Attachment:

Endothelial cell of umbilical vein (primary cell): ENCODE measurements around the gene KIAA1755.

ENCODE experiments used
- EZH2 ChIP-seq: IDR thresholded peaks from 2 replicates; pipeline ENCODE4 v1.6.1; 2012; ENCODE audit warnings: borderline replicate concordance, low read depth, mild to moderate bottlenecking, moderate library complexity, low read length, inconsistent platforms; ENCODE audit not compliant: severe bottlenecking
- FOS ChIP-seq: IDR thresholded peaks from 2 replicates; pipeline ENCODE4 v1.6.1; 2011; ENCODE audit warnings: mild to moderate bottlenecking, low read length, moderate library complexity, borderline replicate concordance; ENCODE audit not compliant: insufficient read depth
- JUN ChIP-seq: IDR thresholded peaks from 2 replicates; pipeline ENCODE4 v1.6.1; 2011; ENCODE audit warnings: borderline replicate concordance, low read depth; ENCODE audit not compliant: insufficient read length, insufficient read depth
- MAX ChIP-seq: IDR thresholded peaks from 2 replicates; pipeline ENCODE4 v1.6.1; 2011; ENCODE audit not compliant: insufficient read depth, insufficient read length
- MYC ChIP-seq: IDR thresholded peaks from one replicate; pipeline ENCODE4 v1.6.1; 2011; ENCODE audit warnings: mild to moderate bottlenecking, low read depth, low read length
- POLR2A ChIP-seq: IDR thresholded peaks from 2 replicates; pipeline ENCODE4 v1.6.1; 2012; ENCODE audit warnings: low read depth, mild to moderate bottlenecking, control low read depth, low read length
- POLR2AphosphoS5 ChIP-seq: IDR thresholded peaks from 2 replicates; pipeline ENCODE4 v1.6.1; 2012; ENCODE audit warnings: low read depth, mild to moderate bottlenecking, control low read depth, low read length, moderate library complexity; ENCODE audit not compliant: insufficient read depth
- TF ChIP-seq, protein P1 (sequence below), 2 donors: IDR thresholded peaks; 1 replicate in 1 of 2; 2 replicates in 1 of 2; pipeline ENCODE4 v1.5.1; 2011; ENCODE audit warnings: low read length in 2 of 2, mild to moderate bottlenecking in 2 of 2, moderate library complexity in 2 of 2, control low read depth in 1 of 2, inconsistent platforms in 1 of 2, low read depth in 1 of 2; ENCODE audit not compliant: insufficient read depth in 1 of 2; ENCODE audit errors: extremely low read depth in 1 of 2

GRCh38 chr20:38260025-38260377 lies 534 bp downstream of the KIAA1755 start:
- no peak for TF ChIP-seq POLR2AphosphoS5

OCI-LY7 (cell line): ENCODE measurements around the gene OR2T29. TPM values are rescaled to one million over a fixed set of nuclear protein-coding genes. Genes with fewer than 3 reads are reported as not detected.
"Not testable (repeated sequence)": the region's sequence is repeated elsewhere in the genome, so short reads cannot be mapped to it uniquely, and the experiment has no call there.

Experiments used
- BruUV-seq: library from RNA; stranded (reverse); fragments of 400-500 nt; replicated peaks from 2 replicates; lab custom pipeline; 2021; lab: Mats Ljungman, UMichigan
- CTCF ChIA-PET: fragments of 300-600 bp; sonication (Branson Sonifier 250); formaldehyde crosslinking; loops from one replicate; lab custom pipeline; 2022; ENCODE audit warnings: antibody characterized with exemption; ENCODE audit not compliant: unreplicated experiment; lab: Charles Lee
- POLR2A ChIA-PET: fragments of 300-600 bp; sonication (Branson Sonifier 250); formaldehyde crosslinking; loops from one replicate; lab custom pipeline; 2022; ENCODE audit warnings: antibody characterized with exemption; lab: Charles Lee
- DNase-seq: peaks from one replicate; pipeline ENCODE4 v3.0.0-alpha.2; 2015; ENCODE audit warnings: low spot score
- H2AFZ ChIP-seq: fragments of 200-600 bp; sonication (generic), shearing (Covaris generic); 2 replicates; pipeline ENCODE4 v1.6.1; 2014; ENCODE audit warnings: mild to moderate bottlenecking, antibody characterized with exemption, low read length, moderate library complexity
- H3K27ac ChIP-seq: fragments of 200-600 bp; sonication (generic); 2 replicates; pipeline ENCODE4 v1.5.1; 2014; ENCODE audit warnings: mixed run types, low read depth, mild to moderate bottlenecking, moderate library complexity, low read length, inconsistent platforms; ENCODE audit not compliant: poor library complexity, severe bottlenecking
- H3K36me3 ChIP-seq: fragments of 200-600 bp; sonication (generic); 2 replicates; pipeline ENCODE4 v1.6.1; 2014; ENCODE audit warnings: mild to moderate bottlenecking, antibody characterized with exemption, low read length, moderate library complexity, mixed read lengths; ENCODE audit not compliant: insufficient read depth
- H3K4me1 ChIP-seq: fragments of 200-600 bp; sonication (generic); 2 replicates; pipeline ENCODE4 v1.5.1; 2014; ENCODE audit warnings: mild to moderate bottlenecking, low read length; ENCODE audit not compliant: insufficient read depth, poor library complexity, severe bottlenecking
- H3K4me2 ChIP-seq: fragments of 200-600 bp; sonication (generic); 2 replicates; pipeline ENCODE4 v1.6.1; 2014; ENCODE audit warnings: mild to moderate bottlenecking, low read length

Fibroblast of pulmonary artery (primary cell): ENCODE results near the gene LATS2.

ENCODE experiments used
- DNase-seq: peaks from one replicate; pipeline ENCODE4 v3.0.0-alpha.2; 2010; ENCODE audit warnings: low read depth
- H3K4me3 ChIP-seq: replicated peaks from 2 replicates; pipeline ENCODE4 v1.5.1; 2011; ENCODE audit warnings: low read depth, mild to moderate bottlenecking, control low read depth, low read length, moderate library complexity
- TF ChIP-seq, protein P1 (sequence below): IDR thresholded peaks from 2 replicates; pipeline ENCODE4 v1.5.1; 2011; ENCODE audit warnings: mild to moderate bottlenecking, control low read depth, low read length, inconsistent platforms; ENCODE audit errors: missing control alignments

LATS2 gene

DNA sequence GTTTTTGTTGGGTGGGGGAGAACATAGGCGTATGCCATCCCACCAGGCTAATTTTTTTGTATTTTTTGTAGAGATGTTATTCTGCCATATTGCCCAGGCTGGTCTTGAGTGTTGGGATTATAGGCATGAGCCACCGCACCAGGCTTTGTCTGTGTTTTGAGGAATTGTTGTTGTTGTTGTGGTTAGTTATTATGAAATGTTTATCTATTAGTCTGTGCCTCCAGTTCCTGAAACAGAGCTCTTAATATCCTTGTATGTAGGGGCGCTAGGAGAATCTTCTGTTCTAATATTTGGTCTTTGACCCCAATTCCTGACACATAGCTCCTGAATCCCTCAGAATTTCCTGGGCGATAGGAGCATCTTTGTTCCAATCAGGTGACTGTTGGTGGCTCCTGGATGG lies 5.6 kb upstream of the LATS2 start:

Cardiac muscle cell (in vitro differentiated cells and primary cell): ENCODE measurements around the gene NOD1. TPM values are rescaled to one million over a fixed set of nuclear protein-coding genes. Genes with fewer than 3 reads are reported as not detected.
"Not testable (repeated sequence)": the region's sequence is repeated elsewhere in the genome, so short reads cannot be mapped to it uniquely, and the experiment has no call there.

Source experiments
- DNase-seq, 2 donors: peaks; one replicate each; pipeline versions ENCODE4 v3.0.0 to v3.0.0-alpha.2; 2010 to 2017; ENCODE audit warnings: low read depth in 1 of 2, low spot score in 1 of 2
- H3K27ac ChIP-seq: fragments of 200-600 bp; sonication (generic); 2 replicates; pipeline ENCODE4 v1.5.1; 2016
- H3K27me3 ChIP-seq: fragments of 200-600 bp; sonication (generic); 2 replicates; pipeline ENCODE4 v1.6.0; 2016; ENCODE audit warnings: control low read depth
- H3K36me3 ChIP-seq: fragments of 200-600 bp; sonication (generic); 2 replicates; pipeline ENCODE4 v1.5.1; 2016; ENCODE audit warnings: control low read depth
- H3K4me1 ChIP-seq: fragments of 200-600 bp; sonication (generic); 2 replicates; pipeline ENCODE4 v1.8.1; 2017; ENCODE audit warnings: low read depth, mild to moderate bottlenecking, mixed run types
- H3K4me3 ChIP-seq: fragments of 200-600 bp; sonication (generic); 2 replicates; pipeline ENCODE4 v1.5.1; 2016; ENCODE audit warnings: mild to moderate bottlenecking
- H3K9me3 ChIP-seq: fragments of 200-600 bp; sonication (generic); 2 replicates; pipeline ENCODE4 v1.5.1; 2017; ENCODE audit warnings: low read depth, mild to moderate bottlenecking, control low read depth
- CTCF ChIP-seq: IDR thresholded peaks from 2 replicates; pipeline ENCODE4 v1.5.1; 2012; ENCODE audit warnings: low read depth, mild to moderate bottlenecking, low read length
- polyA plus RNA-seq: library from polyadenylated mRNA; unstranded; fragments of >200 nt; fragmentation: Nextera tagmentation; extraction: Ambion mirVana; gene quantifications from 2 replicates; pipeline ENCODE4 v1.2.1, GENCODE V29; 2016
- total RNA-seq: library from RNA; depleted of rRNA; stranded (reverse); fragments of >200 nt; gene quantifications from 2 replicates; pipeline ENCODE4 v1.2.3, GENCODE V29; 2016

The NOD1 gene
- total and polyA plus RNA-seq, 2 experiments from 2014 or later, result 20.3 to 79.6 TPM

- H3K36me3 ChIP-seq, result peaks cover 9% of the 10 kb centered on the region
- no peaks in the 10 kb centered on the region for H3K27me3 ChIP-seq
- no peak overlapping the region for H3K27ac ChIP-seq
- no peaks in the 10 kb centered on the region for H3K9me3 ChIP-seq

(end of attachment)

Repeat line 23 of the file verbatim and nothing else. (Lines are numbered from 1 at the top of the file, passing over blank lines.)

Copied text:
- H3K4me1 ChIP-seq: fragments of 200-600 bp; sonication (generic); 2 replicates; pipeline ENCODE4 v1.5.1; 2014; ENCODE audit warnings: mild to moderate bottlenecking, low read length; ENCODE audit not compliant: insufficient read depth, poor library complexity, severe bottlenecking